“They both got money from the Guptas, but Zille claims she took it back but we know how she can lie.” According to Ehrenreich both President Zuma and Western Cape Premier Helen Zille have used state resources to get their sons into business.
About 3,500 Cosatu members heeded the call by the trade union federation to come out in numbers against state capture and corruption. The Cape Town leg of the nationwide strike, led by the trade union federation and the South African Communist Party, saw the SACP hand memorandums to the provincial legislature and the national parliament, as well as to the regional offices of the Passenger Rail Agency of South Africa. The rail company was recently charged for “reckless endangerment” by Cosatu provincial Secretary, Tony Ehrenreich.
Handing the memorandum to PRASA regional manager, Richard Walker, Ehrenreich said the service from Metrorail has deteriorated over the years. “Last year Metrorail operated with 80 trains but only 66 train sets. You know in the old days trains used to have between 9 and 10 coaches but now trains have 6 coaches. Metrorail still puts out a train schedule and sell tickets based on the 80 trains. All of these things lead to trains being overcrowded and it puts lives of ordinary people in danger.”
Later, SACP first Deputy General Secretary, Jeremy Cronin said the national management of PRASA and some politicians have looted billions of rand of Metrorail money. “They bought trains through a corrupt tender, locomotives that don’t fit into the rail system, they are too high to go under the bridges” said the former Deputy Minister of Transport.
Cosatu strike in Cape Town
The protest action then meant to move to the Democratic Alliance-led provincial legislature but Cosatu provincial chairperson, Motlatsi Tsubane, said the plan had changed because the premier indicated that she would not avail herself to receive the memorandum. The marchers would not accept it and started chanting calls to go to the provincial government. The protest then moved to Wale street.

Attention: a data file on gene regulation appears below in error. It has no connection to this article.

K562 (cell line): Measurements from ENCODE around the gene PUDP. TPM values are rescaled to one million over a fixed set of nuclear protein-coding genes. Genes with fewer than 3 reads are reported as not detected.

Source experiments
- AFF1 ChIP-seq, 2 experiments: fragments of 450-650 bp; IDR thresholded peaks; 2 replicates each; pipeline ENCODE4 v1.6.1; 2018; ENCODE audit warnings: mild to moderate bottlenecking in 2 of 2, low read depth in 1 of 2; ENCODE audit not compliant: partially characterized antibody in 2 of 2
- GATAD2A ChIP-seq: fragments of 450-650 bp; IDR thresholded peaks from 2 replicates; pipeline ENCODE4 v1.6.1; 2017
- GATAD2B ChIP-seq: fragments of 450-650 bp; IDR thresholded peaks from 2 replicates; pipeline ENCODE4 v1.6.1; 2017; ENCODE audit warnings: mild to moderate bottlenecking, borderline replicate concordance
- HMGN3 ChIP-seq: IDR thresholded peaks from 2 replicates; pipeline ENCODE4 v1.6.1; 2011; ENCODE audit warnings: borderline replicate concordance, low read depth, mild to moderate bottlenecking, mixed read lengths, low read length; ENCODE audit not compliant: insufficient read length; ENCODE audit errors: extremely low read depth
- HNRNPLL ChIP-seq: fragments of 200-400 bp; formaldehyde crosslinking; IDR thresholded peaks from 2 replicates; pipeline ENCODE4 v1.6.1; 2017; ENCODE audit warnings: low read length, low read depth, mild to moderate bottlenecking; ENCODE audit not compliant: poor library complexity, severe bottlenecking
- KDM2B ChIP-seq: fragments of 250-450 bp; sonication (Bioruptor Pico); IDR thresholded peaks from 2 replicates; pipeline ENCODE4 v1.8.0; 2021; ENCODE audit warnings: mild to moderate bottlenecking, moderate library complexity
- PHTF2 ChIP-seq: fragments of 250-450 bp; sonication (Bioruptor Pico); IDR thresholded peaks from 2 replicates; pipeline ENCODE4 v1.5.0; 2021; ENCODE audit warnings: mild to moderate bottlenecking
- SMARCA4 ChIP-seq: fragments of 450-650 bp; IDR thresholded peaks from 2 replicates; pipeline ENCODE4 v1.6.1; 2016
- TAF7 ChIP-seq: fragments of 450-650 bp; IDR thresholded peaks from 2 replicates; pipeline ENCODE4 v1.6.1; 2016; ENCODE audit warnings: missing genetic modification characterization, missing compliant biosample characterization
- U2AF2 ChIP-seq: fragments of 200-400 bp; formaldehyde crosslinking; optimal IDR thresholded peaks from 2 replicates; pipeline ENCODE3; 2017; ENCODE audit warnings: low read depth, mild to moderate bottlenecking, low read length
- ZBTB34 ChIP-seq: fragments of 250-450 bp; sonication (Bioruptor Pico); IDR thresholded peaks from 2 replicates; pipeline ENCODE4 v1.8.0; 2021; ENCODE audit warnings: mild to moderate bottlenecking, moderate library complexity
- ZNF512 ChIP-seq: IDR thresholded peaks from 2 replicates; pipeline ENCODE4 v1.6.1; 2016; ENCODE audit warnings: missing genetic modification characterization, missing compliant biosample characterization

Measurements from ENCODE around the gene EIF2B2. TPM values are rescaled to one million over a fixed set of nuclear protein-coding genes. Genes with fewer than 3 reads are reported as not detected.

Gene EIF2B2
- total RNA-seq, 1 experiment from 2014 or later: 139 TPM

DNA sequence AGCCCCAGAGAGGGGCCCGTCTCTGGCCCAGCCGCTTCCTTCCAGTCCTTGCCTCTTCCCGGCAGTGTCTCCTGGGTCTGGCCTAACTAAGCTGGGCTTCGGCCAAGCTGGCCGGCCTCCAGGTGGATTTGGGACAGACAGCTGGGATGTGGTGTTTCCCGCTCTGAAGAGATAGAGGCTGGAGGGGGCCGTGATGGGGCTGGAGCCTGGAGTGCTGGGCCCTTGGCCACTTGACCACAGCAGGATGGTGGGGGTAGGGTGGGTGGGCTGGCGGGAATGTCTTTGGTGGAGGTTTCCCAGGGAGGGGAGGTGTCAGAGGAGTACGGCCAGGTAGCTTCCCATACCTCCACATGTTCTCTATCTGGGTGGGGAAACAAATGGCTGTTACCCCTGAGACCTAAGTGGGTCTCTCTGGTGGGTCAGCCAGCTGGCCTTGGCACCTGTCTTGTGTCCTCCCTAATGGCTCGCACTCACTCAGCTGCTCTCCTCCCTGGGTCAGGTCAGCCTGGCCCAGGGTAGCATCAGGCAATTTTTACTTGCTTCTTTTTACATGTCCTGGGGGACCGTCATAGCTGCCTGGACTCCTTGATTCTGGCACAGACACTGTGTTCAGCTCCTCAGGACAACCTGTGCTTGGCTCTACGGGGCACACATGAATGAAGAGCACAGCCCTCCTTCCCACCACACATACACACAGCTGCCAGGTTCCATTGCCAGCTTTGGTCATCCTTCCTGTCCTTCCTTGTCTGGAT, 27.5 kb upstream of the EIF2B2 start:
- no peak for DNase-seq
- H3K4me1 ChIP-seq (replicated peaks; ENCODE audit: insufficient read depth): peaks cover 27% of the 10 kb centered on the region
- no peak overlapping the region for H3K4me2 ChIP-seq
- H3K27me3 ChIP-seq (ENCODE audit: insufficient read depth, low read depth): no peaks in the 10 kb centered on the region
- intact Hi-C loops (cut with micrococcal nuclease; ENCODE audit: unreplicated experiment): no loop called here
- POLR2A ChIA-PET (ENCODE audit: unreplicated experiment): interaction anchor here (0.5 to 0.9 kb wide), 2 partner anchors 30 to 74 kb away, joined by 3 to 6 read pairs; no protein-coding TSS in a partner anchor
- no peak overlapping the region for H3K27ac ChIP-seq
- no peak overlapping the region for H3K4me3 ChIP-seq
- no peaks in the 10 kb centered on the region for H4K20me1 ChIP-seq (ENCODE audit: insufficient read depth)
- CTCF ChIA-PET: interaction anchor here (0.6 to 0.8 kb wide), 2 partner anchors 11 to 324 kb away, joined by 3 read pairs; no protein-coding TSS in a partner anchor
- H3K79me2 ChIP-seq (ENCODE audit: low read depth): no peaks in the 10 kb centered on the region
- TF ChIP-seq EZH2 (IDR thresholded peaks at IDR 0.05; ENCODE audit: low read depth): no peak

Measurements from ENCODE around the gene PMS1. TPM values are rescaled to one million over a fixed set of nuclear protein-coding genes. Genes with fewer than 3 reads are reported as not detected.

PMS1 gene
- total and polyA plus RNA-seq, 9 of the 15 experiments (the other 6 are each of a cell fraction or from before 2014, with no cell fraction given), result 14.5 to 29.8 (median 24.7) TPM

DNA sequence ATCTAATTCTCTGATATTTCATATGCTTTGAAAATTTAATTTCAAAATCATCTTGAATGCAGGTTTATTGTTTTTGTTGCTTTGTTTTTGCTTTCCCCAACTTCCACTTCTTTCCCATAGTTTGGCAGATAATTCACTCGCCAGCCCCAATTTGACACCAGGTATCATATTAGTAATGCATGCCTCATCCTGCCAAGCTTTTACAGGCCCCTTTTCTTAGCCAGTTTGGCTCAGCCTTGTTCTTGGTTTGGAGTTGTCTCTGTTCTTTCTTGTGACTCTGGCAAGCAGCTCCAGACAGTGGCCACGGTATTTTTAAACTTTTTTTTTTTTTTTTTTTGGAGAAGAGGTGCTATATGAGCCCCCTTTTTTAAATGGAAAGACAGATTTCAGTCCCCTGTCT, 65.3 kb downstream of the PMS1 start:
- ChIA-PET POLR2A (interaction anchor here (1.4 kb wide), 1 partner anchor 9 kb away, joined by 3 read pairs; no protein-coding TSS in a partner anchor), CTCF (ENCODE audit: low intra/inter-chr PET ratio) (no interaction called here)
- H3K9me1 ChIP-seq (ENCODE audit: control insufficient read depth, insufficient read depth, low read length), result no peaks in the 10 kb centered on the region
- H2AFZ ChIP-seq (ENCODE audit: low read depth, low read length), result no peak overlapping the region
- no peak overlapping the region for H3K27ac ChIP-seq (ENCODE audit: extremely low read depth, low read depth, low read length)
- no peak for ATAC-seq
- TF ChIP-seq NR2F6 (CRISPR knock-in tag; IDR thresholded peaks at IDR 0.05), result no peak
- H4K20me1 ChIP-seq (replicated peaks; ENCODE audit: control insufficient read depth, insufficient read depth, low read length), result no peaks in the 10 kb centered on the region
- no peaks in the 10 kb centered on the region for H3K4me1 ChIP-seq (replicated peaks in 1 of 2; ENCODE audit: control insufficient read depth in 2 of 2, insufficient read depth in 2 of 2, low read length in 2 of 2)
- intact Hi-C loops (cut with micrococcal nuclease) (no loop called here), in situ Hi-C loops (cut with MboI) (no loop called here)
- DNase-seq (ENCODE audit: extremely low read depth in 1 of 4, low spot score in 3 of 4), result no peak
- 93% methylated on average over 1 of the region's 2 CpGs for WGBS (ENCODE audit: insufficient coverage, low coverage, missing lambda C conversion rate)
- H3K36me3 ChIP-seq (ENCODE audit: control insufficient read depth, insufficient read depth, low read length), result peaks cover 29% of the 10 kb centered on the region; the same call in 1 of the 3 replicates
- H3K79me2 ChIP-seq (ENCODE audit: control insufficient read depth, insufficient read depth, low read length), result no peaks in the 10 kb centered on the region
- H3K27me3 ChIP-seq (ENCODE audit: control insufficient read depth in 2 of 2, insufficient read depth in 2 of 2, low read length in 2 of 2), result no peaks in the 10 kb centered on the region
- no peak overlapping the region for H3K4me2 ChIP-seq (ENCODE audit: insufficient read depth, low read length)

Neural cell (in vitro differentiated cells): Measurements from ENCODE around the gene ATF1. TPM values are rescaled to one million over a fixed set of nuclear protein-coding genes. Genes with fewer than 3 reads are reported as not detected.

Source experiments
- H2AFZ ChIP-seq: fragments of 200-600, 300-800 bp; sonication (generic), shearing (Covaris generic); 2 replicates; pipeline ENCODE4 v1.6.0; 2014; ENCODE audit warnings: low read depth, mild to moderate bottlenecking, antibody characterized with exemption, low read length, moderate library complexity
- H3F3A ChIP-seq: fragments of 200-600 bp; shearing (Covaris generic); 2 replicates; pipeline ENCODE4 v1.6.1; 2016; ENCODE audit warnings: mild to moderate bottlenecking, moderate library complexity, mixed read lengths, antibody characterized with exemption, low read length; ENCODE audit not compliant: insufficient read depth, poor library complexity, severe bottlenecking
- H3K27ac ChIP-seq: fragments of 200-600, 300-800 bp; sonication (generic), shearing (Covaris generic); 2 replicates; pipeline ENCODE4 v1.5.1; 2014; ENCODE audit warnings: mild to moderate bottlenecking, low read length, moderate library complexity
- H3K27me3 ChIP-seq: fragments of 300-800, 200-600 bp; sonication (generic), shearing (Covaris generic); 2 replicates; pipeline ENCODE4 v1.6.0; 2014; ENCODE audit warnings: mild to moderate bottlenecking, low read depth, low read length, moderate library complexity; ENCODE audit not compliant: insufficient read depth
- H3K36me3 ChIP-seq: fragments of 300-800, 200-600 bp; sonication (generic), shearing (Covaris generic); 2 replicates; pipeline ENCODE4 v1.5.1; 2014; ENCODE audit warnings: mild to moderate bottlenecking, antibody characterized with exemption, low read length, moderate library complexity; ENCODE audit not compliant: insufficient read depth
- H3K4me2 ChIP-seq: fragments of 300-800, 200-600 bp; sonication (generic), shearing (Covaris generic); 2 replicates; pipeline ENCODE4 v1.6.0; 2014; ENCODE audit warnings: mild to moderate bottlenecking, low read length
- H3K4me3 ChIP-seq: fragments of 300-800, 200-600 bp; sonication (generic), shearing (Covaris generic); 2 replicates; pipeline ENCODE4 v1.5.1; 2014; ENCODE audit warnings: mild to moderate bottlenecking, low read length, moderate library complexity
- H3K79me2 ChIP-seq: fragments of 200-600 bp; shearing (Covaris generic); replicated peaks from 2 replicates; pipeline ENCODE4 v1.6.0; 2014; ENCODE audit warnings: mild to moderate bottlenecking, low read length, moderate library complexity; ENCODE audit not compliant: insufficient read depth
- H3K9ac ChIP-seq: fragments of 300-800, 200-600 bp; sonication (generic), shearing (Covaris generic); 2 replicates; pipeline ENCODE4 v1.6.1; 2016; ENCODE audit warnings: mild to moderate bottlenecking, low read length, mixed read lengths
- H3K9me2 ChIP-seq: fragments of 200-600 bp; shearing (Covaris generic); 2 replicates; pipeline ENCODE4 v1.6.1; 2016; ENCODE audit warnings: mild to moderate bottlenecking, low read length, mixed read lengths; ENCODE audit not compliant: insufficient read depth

“Zuma and Zille are the same!” shouted Ehrenreich. “They both got money from the Guptas, but Zille claims she took it back but we know how she can lie.” According to Ehrenreich both President Zuma and Western Cape premier Helen Zille have used state resources to get their sons into business. “Zuma used the state to get his son get ahead in business. Two months ago she told the Department of Education to give her son 40 laptops so that they can do a program that they make profits from, so Zille and Zuma is exactly the same.”
The strike was also used by Cosatu to formally endorse Cyril Ramaphosa. The songs were clear that they support the Deputy President to rise to the highest office in the land. Cosatu national treasurer, Freda Oosthuysen: “We are saying as national office bearers of Cosatu with the mandate from the Central Executive Commitee (CEC), that comrade JZ please step down. We are fed up of your nonsense, we want change. As the CEC of Cosatu we pronounce CR17 for president.”
In an interview with Elitsha later in the day, Oosthuysen said that they support Ramaphosa because he is not corruptible. “He is a perfect leader because he has his own money,” she said. Asked about Ramaphosa’s involvement in Marikana, she said that he is not the only person who was involved. “There were other people involved and not only him and the government has to answer for the Marikana massacre not only Cyril.”
Earlier this week, the National Union of Metalworkers of South Africa (NUMSA) had asked its members not to participate in the strike and give up a day’s wages to help the leadership of Cosatu fulfil a narrow political agenda. “Workers should not sacrifice their earnings for a Cosatu leadership which has sold out the working class, just so that it can have access to a corrupt ANC leadership and its patronage networks,” NUMSA said in a statement.
In response to this Cosatu national Treasurer said that both the National Council of Trade Unions (Nactu) and the Federation of Unions of South Africa (Fedusa) were both supportive of the strike. “They both signed the declaration at Nedlac,” said Oosthuysen.